Blood Moon 2018: Century's LONGEST total lunar eclipseBlood Moon Chandragrahan 2018: For over six hours, stargazers and common across the world witnessed a spectacular celestial phenomenon - the Blood Moon 2018, the longest total lunar eclipse of the 21st century on the night of July 27-28. Blood Moon or Total Lunar Eclipse is a rare celestial event, which lasted beyond 100 minutes.
The Blood Moon 2018 was majorly be seen in the Eastern Hemisphere including Central Asia and Eastern Africa. The Blood Moon 2018 was first visible in India from around 10:44pm IST while its capital New Delhi was right between the action of the full total eclipse at around 1 am IST on Saturday, July 28 which ended at 2.43am IST. Moreover, in July 2018, the full moon, as well as the lunar apogee fall, occurred on the exact same date, which is July 27 and lunar apogee is said to be the moon’s farthest orbital point from the Earth, which makes it appear particularly small and distant.
CHANDRA GRAHAN 2018: The first part of the lunar eclipse saw the Moon fall under the Earth’s shadow. This part of the eclipse is known as the penumbral eclipse, as the Moon is under partial influence of the shadow cast by the Earth also called Umbra.
LIVE STREAMING OF LUNAR ECLIPSE: The most-awaited phase of the eclipse, the total lunar eclipse, set in from 1 am IST on July 28. It was visible in Indian cities like Delhi, Pune, Mumbai, etc. However, cloudy skies played spoilsport in Delhi and its adjoining areas.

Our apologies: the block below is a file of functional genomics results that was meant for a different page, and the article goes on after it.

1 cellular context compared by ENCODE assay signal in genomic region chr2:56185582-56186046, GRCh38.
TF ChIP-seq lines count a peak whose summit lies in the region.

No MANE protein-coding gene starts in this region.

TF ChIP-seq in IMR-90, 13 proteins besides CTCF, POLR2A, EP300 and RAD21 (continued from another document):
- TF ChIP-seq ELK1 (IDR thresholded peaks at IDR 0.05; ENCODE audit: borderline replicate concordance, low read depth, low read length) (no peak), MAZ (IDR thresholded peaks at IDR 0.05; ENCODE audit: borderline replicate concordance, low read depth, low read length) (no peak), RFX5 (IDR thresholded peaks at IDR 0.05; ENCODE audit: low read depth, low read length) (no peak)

For the duration of the total lunar eclipse, the Moon was completely engulfed by the Earth’s shadow. The Moon got to the height of the eclipse at around 1.51 am, at which point it reached the centre of the Umbra. This persisted until 2.43 am, after which the Moon began to move outside the Earth’s shadow. The total lunar eclipse lasted 103 minutes, which made it the century’s longest.
As the Moon continued on its orbit, and pulled away from the Umbra, stargazers noticed another partial lunar eclipse. This picked up from around 2.43 am IST, which was then followed by another penumbral eclipse. While the partial lunar eclipse concluded by3.49 am, and the penumbral eclipse ended by about 4.58 am.
Watch: How it happened
WATCH VIDEO: Understand what is Blood Moon, the stage-wise process to unravel tonight
CHECK OUT NASA'S LATEST TWEETS ON THE BLOOD MOON PHENOMENON
Lunar eclipse photo update from Abu Dhabi. Spectacular! Photo credit belongs to Souhayl Ben Khaled, UAE Astronomy group. We'd love to see the view from where you are! pic.twitter.com/WVkHmgdNSZ— NASA Moon (@NASAMoon) July 27, 2018
Tonight's full Moon is near apogee, which means it is near its farthest point from Earth in its elliptical orbit. For lunar observers on Earth, this will appear to be the smallest full Moon of the year! https://t.co/s6Egk9vvTj pic.twitter.com/49JArI8fXu— NASA Moon (@NASAMoon) July 27, 2018
And oh of course, this full Moon will also be the longest lunar eclipse of the century (partially due to its small apparent size). Do you have questions about it? #AskNASA today at 1 PM ET. pic.twitter.com/c2vRq1CVtx— NASA Moon (@NASAMoon) July 27, 2018
This Moon is called the Sturgeon, Hay, or Mead Moon. In India and Nepal, tonight’s Moon marks the festival of Guru Purnima, celebrating spiritual teachers. pic.twitter.com/Pa8EG3Z3qA— NASA Moon (@NASAMoon) July 27, 2018
Are you excited for the longest total lunar eclipse this century? Totality begins at 19:30 UT and lasts 1 hour and 43 minutes. And we'll be here on Twitter, answering your questions at 17:00 UT (1 PM ET). pic.twitter.com/MEedaX8X4u— NASA Moon (@NASAMoon) July 27, 2018
What is Blood Moon 2018 or Total Lunar Eclipse?
Blood Moon or Total Lunar eclipse occurs when the moon glows a deep red colour due to sunlight scattering. As there is no direct sunlight hitting the moon during an eclipse, all of the light which reaches the moon and bounces back to Earth is indirect. The indirect light goes through Rayleigh scattering as it passes through Earth's atmosphere. This, in effect, scatters the longer blue and violet wavelengths more than the shorter red and orange wavelengths.